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Unusual Reader E-mails

It's rare -- very rare -- that we do this sort of thing, but we're going to run a couple of atypical e-mails this week. First of all, there's one from David (more on him in a minute), whose thoughts we ran in a post about browsers not long ago. We had to cut David's post for length (no, we don't have completely unlimited space), and David took the time to complete his thoughts on the blog post itself. Thank you for that, David.

But, in an RCPU first, David also contacted us requesting that we run the rest of his e-mail and reveal his name and contact information. Now, as a rule, we only identify e-mailers by first name, and we'll continue to do that as standard practice. Anybody who wants full attribution, though, is welcome to it -- just drop a note about that in your e-mail to [email protected].

Now, as a reward for his persistence and faithful readership, here is the conclusion of the e-mail sent to us by David Doyle James, whose CV -- with a contact link included -- is available here. (To read the first part of his e-mail, you'll just have to click here. Yeah, we could use the hits.)

"So do you see the problem yet? It is financial. The folks in Redmond are forcing us to upgrade (across the board) before the thing is even amortized, and I say, why? This PC is happily taking care of business running on 12-year-old technology and using less than 32MB of memory. The client is happy because we saved them so much money through the years. 

"Microsoft is losing favor because they are forcing change on the user that the market is not demanding and removing options that would allow the consumer to continue building upon their legacy. For example: When Office 2007 came out, they pulled Office 2003 off the shelf, and there was no way to keep the old interface in Office 2007. This has been a common practice with every release of Office -- to pull the old versions, thus forcing users to shop on eBay if they want to maintain a standard in their offices.

"If Microsoft lets developers control W3C and they monitored it rather than trying to own it, I believe there would be more support for their CLR. Then, perhaps, there would be true legacy support for ASP code in ASP.NET, which Microsoft has touted. If we had a VBC, the IT world would be a very different place.

"The fact is they have no watch dog, not even in the ranks of journalism. It is a pure dictatorship, wherein the emperor has no clothes."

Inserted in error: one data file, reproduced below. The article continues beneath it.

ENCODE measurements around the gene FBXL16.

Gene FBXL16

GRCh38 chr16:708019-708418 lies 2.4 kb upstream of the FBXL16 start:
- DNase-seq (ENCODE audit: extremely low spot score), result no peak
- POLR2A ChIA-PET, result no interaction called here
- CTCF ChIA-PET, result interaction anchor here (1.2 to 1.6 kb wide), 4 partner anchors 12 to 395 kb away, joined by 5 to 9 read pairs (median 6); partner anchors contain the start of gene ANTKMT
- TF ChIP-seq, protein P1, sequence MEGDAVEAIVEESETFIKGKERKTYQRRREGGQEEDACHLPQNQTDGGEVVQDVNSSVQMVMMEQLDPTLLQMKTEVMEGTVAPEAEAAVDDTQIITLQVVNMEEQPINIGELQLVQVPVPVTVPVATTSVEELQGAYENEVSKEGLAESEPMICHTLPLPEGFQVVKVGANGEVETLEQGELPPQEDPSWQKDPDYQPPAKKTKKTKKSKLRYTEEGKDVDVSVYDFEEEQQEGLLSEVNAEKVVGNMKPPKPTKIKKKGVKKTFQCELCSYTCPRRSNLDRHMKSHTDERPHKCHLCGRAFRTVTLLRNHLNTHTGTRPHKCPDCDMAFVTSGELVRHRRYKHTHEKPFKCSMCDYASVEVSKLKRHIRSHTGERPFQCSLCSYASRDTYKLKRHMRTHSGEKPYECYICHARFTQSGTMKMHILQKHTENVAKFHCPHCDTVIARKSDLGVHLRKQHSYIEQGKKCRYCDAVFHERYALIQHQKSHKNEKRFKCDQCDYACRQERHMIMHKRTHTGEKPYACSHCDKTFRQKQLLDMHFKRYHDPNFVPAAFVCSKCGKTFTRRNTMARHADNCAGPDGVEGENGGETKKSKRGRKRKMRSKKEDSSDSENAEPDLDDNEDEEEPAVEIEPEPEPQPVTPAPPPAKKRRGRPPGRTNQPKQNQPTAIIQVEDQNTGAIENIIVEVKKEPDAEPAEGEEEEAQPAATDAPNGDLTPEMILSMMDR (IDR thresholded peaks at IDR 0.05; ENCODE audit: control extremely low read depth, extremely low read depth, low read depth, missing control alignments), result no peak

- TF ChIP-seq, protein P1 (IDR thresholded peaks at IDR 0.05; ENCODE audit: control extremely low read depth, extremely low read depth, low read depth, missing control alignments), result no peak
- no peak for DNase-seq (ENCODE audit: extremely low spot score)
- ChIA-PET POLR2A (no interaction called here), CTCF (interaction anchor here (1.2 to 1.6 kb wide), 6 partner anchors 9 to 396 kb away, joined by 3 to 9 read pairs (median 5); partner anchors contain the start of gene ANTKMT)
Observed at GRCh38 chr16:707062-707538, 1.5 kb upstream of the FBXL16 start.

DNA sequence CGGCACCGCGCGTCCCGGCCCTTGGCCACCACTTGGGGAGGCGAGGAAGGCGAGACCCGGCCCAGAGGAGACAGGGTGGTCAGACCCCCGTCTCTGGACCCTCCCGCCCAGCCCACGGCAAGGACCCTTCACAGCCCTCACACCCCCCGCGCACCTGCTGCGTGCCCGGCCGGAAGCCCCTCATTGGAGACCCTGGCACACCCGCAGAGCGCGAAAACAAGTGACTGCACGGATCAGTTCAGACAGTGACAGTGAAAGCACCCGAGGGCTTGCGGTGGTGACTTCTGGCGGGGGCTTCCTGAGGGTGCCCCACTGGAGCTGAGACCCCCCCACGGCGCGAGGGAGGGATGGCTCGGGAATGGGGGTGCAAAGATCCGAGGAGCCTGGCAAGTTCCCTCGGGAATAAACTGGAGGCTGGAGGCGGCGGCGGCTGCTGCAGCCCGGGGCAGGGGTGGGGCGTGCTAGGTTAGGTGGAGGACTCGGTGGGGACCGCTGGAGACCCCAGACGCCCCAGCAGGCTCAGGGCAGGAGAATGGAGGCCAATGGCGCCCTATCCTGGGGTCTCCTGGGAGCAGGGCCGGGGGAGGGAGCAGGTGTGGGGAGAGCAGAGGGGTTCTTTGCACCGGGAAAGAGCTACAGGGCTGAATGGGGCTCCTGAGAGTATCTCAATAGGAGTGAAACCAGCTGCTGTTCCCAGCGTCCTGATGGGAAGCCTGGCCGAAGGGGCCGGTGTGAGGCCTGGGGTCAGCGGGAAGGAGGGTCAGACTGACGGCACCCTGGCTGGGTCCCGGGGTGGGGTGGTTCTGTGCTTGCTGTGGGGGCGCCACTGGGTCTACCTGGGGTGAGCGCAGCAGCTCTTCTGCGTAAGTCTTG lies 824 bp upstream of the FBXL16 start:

Strongly stated, David. We walk a fine line here between being a watchdog for Microsoft and advocating for Microsoft partners (who quite like the company, mostly), so we tend to pick our battles in terms of criticism. But we're glad to have readers like you come out and speak your mind. Thanks for your persistence.

In another unusual move, we're going to run an e-mail about something that, to our memory, has never appeared in RCPU. From Clinton, we have what sounds like a pretty serious beef about Microsoft Expression Suite. Remember, this all comes from Clinton, not from RCPU:

"Why aren't you covering the fact that there is an inhumane and cruel rogue group inside of Microsoft that has imposed visual impairment into the Expression Suite product line with their all black/grey user interface, which is literally unreadable and has unemployed a number of people already because we cannot literally see and read the UI no matter what goofy configuration?

"This matter was settled long ago by those of us who cut our teeth on CAD, as we used a black background then. We continue to use black background now; HOWEVER, it's not for the user interface, which is used to access commands and operate the software. If this stupid arrogant [junk] that has put people like me out of business was a good idea and actually rational, Autodesk and all of the other CAD vendors would have adopted all black/grey user interfaces long ago.

"Where is your character? This has been going on for three releases now, and I can't presume you do not know about it."

Well, Clinton, to be honest, we didn't know about it (Expression Suite hasn't ever been a big topic here), but we do now. And so does Microsoft, hopefully. We'll see.

Have any other rants, raves or rational renderings? Send them to [email protected].

Posted by Lee Pender on September 10, 2009